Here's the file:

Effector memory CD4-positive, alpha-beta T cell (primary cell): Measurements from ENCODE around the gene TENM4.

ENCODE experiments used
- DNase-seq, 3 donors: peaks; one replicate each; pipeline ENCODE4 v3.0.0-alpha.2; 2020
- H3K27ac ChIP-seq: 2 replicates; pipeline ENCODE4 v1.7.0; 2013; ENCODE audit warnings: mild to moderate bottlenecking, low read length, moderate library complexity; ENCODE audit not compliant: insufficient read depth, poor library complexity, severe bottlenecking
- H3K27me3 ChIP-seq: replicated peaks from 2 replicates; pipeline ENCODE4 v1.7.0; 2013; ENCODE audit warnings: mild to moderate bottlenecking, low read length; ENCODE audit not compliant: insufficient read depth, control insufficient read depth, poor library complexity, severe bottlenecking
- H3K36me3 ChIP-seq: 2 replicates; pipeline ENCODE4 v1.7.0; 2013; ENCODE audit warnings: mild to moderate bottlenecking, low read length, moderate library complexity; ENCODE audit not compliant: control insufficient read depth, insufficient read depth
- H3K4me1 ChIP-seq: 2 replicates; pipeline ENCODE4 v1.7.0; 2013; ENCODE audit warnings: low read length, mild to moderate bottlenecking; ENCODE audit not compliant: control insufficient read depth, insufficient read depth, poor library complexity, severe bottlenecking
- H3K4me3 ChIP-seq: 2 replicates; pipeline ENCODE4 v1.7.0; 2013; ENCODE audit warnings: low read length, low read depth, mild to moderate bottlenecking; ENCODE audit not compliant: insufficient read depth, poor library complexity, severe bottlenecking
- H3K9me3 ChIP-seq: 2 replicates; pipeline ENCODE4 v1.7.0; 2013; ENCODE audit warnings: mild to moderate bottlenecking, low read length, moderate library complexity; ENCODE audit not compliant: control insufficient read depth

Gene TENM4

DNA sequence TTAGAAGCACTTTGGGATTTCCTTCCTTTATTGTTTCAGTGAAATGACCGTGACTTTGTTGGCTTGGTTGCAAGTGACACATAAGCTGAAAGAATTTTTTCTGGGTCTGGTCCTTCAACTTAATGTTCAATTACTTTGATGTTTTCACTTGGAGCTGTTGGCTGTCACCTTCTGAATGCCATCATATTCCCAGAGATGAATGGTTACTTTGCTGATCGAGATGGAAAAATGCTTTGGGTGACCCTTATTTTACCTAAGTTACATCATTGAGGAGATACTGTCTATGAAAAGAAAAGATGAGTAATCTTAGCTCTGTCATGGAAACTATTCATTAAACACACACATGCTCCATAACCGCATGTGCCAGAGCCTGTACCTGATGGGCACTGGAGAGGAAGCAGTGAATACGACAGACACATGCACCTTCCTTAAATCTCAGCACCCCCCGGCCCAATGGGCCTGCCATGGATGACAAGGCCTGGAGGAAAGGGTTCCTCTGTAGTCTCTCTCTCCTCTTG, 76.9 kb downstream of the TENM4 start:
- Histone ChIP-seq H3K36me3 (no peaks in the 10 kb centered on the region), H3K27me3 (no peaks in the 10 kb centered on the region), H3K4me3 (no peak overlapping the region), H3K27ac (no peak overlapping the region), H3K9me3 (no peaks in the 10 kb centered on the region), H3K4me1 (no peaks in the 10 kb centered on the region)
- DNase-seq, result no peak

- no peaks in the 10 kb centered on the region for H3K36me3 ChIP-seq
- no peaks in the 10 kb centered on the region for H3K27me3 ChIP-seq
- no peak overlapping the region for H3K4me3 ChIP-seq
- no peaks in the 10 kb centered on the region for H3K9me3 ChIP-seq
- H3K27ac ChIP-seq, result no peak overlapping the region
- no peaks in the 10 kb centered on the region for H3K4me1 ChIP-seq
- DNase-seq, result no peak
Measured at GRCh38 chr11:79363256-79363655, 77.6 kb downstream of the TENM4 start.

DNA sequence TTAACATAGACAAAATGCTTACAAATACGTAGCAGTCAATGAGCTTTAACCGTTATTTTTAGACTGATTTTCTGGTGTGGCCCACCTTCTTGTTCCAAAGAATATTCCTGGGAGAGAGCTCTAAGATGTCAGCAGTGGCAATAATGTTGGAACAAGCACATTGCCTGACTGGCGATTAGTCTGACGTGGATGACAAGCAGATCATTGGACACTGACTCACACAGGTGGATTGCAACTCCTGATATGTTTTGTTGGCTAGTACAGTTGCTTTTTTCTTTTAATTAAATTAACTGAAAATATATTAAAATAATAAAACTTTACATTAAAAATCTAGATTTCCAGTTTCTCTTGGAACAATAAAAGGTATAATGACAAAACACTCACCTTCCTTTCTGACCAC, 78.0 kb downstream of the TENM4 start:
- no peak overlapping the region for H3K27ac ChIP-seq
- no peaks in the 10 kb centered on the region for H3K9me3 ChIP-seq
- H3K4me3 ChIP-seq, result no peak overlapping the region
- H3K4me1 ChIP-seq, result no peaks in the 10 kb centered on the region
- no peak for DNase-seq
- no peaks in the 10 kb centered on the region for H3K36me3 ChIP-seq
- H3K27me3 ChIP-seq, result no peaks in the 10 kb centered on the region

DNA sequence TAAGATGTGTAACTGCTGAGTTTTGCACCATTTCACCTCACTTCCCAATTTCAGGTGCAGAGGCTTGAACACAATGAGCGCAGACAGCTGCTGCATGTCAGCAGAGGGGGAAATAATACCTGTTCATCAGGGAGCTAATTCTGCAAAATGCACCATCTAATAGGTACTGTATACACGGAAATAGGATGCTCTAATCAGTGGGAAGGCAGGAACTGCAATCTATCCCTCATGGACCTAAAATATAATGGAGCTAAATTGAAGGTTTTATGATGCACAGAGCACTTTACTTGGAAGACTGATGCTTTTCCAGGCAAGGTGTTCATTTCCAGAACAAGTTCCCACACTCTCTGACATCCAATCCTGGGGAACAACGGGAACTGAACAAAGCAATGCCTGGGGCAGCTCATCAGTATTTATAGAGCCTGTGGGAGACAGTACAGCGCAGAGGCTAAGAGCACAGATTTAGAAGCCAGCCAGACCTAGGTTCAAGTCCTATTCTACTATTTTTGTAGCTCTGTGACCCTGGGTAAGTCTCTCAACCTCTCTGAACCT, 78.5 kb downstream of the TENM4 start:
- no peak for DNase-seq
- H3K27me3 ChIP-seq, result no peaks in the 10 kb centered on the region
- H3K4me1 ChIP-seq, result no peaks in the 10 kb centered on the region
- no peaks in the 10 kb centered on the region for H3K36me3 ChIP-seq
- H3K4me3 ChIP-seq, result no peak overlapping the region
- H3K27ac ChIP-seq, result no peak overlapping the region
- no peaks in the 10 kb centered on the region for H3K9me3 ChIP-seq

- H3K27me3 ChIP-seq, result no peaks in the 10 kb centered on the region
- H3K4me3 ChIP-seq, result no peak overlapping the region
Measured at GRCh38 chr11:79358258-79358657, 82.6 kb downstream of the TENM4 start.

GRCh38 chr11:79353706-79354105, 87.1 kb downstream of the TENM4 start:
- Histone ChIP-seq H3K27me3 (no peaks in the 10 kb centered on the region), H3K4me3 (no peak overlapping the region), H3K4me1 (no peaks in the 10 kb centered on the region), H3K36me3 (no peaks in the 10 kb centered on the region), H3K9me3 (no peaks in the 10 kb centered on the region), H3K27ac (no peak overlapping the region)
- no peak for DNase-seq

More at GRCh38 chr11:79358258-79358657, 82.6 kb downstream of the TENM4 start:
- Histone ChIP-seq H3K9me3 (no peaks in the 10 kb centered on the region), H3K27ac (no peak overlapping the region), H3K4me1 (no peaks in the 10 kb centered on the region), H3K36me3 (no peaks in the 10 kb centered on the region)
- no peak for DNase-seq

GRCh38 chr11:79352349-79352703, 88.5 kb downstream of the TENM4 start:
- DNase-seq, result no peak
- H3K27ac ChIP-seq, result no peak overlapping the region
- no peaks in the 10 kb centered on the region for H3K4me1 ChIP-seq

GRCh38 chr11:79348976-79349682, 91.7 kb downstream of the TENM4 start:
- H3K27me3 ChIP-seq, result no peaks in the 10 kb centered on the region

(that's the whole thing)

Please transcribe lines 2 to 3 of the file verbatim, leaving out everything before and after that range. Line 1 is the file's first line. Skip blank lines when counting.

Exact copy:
ENCODE experiments used
- DNase-seq, 3 donors: peaks; one replicate each; pipeline ENCODE4 v3.0.0-alpha.2; 2020